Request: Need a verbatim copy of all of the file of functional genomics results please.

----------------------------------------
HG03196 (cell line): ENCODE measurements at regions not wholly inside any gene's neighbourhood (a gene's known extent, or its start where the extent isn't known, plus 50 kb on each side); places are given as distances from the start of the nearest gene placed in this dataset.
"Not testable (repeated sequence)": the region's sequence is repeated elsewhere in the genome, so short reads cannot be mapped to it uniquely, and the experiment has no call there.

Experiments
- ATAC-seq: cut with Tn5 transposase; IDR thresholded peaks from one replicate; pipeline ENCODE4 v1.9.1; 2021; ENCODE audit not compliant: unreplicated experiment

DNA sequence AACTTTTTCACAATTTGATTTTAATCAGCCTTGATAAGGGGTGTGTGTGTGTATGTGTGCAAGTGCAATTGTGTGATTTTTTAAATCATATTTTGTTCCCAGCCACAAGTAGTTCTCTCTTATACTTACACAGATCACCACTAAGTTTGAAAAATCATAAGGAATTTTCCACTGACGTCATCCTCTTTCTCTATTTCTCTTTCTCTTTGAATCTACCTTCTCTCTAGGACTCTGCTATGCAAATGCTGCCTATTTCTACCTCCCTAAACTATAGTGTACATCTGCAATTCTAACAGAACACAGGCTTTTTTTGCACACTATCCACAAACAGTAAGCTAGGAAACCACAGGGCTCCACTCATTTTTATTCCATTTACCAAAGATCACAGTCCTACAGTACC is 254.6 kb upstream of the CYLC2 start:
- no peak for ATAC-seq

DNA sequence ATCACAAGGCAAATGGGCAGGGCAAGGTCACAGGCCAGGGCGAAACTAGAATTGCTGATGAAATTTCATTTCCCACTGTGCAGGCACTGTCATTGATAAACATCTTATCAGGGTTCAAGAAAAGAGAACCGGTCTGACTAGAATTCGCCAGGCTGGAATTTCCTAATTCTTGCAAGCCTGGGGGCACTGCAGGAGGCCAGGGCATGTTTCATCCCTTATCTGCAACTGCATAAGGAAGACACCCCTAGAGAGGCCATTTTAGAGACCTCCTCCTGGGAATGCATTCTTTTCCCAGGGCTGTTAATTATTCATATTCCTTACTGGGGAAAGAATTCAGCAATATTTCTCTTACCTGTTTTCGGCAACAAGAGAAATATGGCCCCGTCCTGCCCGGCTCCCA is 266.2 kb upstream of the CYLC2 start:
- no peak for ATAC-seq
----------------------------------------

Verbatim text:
HG03196 (cell line): ENCODE measurements at regions not wholly inside any gene's neighbourhood (a gene's known extent, or its start where the extent isn't known, plus 50 kb on each side); places are given as distances from the start of the nearest gene placed in this dataset.
"Not testable (repeated sequence)": the region's sequence is repeated elsewhere in the genome, so short reads cannot be mapped to it uniquely, and the experiment has no call there.

Experiments
- ATAC-seq: cut with Tn5 transposase; IDR thresholded peaks from one replicate; pipeline ENCODE4 v1.9.1; 2021; ENCODE audit not compliant: unreplicated experiment

DNA sequence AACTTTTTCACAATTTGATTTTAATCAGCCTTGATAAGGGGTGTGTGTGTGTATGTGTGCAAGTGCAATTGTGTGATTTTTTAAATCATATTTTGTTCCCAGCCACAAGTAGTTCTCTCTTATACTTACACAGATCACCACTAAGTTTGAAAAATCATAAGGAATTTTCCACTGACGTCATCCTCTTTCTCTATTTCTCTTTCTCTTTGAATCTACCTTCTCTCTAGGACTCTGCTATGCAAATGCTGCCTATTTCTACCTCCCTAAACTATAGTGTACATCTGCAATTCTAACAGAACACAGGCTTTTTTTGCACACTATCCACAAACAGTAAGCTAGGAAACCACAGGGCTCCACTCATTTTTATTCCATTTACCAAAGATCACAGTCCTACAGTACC is 254.6 kb upstream of the CYLC2 start:
- no peak for ATAC-seq

DNA sequence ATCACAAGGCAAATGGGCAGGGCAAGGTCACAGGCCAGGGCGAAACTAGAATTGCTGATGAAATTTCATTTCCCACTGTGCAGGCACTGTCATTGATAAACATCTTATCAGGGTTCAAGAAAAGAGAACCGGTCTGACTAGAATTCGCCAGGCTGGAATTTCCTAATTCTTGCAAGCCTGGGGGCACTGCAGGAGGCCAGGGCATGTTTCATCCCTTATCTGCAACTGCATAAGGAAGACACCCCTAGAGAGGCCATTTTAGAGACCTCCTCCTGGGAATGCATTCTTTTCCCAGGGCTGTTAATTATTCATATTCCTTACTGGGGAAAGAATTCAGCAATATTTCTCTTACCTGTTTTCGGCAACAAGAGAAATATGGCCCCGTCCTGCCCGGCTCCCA is 266.2 kb upstream of the CYLC2 start:
- no peak for ATAC-seq